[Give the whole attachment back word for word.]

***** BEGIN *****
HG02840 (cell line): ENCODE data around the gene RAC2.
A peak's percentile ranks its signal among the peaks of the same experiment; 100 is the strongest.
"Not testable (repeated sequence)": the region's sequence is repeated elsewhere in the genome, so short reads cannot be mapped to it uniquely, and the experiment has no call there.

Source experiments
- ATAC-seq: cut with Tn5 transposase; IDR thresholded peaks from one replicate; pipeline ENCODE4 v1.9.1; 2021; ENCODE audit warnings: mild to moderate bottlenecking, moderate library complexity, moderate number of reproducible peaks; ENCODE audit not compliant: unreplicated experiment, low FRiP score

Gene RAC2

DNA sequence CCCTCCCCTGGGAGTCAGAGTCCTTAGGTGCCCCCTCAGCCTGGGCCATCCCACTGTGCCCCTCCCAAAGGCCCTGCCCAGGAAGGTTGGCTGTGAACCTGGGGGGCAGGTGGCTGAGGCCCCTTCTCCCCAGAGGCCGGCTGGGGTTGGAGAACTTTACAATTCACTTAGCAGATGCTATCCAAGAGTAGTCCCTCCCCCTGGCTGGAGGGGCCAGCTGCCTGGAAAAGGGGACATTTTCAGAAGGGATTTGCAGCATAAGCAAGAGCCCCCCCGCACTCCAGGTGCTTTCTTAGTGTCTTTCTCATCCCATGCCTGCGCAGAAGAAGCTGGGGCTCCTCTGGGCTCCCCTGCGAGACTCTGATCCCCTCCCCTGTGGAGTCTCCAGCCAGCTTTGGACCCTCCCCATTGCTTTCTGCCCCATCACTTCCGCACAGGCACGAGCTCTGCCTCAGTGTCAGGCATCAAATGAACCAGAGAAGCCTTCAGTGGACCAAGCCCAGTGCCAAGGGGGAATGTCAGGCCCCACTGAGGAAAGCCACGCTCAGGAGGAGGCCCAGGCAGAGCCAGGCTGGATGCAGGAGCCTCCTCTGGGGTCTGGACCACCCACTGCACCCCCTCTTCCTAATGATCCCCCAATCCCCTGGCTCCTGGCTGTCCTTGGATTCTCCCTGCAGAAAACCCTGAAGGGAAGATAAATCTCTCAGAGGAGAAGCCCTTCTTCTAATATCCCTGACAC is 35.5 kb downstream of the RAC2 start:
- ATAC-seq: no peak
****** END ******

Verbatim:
HG02840 (cell line): ENCODE data around the gene RAC2.
A peak's percentile ranks its signal among the peaks of the same experiment; 100 is the strongest.
"Not testable (repeated sequence)": the region's sequence is repeated elsewhere in the genome, so short reads cannot be mapped to it uniquely, and the experiment has no call there.

Source experiments
- ATAC-seq: cut with Tn5 transposase; IDR thresholded peaks from one replicate; pipeline ENCODE4 v1.9.1; 2021; ENCODE audit warnings: mild to moderate bottlenecking, moderate library complexity, moderate number of reproducible peaks; ENCODE audit not compliant: unreplicated experiment, low FRiP score

Gene RAC2

DNA sequence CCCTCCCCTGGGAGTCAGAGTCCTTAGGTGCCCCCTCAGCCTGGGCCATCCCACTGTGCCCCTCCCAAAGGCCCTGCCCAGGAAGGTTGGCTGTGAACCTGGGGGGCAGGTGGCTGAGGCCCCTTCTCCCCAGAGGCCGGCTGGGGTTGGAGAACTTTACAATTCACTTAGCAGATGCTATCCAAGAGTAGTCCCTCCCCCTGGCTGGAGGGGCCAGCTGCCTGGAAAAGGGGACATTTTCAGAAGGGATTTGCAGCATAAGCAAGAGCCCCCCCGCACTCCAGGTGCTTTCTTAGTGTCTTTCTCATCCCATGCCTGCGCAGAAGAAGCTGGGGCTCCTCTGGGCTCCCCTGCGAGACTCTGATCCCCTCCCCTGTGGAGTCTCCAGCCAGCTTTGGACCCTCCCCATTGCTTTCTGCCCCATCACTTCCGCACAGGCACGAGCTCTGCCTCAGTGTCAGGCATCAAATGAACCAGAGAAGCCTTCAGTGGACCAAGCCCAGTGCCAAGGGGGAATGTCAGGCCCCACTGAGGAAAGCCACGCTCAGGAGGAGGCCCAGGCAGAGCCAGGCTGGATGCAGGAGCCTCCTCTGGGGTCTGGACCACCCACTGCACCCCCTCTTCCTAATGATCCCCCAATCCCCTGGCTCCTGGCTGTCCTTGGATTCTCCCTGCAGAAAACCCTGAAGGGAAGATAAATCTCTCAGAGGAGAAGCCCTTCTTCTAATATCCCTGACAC is 35.5 kb downstream of the RAC2 start:
- ATAC-seq: no peak